In retrospect it was a lucky escape that we only had Essex man and his racist missus. The bloke at the garage was keen to tell us how fortunate we were to have been rescued by such nice people, and that a much worse fate could have befallen us. The peril of meeting a real outback folk devil was genuinely rooted in supposed friend-of-a-friend tales of robbery, rape and violence.
That fear probably motivated me to pick a relatively deluxe backpacker option to explore the wilds of the Northern Territory, some months later. I paid up front for a bargain $33 for three nights for a single room (not a dorm) in the Backpackers hostel next to Darwin coach station for the week and decided to embrace all that the capital of the rural north had to offer. I took a bi-plane to Bathurst Island, a raw and fascinating jungle island off the coast, and a pretty harsh place to live if you were a native Australian. I was determined to learn more about their lives, to spend time seeing their country as much as the one that was pretty familiar to me. That said, I checked out of my breeze block cell after just a night, as Jarvis Cocker later said - "watching roaches climb the walls" - wasn't much fun. In so doing I nearly missed my coach tour to Kakadu National Park the next day, because they literally round up the bus passengers from where you said you were when we booked and needed to set off early because of a rain forecast. This is when I encountered, for the second time, the ludicrously generous extent to which rural Australians would go out of their way to make sure you have a good experience (the first was the mechanic in Shark Bay). A bloke from the tour company radioed the coach and chased after it in his Ute. Magic. Another evening I went to the cinema to see the "Territory Premiere" of Mississippi Burning, and chatting to locals (white, obviously) drew plenty of historical parallels with life in the Territory.
I had a published travel piece in a magazine about my enjoyable climb up Uluru (Ayers Rock, as it was then), something in retrospect I really shouldn't have done and would have been better placed understanding its cultural significance from afar. But they were different times. Alice Springs, deep in the red centre, was a sleepy, hot old town, with not much going on. But I was firmly inside a backpacker bubble, which almost as a mark of being in my own bubble within that bubble, I railed against it. I met nice people, including a character actor who had a small role in Silence of the Lambs, but the guided tour made me feel pampered and inadequate, defeated by the fear of the land, which of course I was. Maybe I'd been spoiled by more authentic encounters and felt distant from the real Australia, but I still absorbed the vast, glorious red centre, the endless landscapes and the sense of magic in the air.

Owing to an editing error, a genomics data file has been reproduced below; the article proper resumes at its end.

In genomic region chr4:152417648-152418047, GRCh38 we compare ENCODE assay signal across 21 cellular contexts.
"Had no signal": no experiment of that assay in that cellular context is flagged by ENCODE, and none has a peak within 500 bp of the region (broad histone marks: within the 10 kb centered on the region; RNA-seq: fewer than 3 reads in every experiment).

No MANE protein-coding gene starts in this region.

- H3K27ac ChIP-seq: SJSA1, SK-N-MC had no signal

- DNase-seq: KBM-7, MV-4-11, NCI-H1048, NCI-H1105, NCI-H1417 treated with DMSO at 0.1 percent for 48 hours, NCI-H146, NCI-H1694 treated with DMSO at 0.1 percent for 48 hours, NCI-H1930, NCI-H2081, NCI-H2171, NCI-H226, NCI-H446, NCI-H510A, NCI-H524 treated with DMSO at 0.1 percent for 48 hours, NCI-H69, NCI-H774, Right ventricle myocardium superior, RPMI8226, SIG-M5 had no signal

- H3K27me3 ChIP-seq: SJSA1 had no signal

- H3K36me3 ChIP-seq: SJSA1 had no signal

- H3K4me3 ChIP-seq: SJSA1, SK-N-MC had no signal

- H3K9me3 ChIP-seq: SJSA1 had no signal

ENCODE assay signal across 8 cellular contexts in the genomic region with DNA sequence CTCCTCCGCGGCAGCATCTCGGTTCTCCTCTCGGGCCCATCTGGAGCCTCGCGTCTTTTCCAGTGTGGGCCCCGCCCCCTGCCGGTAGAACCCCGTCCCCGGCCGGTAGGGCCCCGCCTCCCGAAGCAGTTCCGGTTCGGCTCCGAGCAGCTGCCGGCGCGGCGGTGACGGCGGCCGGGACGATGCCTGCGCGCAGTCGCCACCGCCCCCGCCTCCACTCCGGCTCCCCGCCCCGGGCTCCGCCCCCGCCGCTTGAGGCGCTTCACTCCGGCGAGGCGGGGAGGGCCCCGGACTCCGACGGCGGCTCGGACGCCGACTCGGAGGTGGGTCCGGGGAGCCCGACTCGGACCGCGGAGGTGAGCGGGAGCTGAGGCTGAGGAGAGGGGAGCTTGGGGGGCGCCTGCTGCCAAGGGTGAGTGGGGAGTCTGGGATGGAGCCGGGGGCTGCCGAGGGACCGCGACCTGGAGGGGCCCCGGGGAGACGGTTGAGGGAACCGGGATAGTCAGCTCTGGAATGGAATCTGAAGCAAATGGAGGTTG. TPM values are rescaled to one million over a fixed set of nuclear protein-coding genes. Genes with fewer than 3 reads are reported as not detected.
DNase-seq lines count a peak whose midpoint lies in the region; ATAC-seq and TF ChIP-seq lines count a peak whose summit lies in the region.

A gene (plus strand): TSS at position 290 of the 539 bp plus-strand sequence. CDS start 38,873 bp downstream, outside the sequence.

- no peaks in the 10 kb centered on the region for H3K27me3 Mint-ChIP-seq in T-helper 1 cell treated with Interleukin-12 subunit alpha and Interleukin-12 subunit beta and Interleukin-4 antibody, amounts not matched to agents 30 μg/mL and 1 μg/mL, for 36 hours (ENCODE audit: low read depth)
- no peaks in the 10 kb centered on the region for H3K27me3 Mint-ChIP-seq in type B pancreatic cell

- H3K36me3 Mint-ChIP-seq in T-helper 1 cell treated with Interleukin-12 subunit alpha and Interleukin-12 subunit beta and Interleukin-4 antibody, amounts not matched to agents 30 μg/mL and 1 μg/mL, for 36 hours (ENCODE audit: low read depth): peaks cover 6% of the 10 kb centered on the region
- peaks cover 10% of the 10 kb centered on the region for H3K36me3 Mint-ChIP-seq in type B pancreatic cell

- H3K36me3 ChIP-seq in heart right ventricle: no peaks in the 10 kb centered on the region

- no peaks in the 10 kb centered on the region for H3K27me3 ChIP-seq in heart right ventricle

It was such a sharp contrast to city life, even in an isolated and relatively comfortable city like Perth, which I never experienced as an edgy and urban environment at all. I worked at weekends, as my jobs were either in journalism or club promotion, and I was into the club scene, so these were a treat, a contrast and a release. They were also an unfamiliar challenge. One weekend three of us jumped into our mate Bruce's old car and headed out on a whim to Nick's parents weekend bolt hole somewhere near Margaret River, a beautiful town surrounded by vineyards, I'm pretty sure our directions were no more precise than that. It wasn't until we were a couple of hours down the Kwinana Freeway towards the Forrest Freeway and Busselton when we realised we'd need petrol for the next leg of the journey. It was a quirk of licensing and regulation that we couldn't find a petrol station that was open on a Friday night, so we had to stay overnight in a truckers motel (an A frame) with fold down beds and not really designed for three. We certainly didn't risk going in the pubs and trucker bars of the south west, not quite fitting in with our fancy city ways, and feeling slightly out of place, even with our checked shirts. It was the first time I experienced the raw hostility of country folk to city types, as opposed to just flat out dislike of poms (my pals were proper Aussies). By the time we got to our destination the next day we also realised we didn't really have much in the way of food, drink or any means to find any. In the house all I found to pass the time was a Jeffrey Archer novel, but we scavenged for wood and lit up a stove, another use for Archer. It was the closest I've had to Withnail's immortal lamentation that we had 'gone on holiday by mistake'. Somehow though, that weekend gave me some fond memories and great photos.